Oddly enough, by repeating the strategy Hillary supporter Ed Rendell used against Obama support Bob Casey, Jr. in the 2002 Democratic gubernatorial primary.
Rendell won that closely contested race with a coalition of African Americans and upscale, highly educated white votersâ€”a coalition like the one assembled by Obama. Casey focused on blue collar workers, union households, lower-income individuals and ethnic white votersâ€”strikingly similar to Clintonâ€™s base in Pennsylvania.
Rendell beat Casey by winning only 10 counties out of 67 in the state. The governor won Philadelphia by 160,000 votes, and swept the four suburban countiesâ€”Bucks, Chester, Delaware and Montgomeryâ€”with 80-90 percent of the vote. He carried the Lehigh Valley, which includes Allentown, Bethlehem and Easton, by a 2-to-1 margin. He edged out Casey in Penn Stateâ€™s Centre County by five points.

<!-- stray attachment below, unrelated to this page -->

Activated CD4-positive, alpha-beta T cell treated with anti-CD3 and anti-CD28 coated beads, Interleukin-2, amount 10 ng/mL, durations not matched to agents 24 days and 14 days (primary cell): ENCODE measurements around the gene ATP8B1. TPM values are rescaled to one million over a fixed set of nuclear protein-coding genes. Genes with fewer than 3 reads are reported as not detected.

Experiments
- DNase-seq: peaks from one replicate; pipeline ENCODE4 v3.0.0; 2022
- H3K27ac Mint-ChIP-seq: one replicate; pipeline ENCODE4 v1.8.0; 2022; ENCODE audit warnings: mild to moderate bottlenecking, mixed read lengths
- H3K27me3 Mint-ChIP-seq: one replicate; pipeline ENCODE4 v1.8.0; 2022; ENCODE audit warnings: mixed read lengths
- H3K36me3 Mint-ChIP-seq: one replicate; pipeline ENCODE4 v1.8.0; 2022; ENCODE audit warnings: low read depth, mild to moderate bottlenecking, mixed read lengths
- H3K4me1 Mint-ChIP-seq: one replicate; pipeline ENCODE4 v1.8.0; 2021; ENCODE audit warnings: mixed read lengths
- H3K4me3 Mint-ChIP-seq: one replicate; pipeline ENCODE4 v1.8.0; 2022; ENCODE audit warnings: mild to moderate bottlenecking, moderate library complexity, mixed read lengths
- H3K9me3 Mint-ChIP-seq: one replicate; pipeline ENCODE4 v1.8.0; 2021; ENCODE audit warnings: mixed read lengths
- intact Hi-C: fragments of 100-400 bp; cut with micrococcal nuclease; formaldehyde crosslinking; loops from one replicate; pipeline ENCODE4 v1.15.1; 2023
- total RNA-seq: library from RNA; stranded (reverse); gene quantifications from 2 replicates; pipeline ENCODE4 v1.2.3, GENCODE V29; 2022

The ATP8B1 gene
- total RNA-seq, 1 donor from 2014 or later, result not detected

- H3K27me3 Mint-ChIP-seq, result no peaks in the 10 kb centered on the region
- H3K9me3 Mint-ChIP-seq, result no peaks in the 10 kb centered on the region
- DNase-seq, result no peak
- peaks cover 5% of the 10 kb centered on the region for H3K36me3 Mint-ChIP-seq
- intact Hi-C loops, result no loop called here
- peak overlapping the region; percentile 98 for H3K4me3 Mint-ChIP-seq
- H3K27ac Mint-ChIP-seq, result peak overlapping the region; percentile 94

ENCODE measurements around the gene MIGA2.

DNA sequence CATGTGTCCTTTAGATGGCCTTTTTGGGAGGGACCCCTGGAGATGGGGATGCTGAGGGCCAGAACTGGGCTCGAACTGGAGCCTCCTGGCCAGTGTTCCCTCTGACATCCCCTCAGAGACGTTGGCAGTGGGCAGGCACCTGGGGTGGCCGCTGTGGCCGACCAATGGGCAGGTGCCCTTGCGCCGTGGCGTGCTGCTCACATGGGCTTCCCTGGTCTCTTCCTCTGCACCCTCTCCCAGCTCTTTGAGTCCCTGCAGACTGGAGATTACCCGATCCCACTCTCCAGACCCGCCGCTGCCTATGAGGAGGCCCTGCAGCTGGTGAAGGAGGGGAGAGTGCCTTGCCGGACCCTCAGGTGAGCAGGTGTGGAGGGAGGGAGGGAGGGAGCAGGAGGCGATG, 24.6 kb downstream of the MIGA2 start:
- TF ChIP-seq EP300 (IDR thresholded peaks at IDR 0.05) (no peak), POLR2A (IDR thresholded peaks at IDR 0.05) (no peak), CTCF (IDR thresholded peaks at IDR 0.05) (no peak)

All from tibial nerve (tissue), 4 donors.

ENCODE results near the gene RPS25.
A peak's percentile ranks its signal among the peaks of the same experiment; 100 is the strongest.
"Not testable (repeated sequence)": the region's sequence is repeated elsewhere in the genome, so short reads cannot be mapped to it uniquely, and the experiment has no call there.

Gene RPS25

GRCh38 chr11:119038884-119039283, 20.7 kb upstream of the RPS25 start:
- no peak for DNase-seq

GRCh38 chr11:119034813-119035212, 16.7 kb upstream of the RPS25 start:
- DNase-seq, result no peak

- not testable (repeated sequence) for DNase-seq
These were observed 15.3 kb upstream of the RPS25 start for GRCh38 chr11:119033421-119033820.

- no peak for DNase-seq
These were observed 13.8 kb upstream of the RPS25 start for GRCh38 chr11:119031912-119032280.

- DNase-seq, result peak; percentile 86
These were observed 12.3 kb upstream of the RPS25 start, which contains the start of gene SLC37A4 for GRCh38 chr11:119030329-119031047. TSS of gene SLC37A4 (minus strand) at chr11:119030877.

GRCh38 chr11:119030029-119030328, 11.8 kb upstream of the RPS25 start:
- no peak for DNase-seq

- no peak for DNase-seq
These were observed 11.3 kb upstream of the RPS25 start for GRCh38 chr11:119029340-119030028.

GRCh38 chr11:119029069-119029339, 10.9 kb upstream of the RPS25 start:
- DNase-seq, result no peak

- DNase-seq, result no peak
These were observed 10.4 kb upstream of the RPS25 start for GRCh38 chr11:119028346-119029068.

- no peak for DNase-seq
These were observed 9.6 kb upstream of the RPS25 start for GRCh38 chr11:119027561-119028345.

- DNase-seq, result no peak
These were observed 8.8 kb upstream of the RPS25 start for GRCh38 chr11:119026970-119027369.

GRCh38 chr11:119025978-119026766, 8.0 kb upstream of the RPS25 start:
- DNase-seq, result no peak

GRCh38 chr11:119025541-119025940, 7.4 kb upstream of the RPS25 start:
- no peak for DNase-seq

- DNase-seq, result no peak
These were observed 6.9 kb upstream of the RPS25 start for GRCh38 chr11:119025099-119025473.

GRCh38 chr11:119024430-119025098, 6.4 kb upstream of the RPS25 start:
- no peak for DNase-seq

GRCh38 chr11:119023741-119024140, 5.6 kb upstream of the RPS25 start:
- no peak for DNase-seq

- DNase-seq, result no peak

Casey won the other major population centers in Southwest and Central Pennsylvania, but not by enough to offset Rendellâ€™s advantage in the populous Southeast.
To duplicate Rendellâ€™s victory, Obama would need to show a similar level of strength as Rendell in the Philadelphia region and in the Lehigh Valley. But no polls have found him getting anywhere close.
As that last paragraph notes, it’s highly unlikely that the situation today is going to play out like this, but if it does…it’ll probably look similar.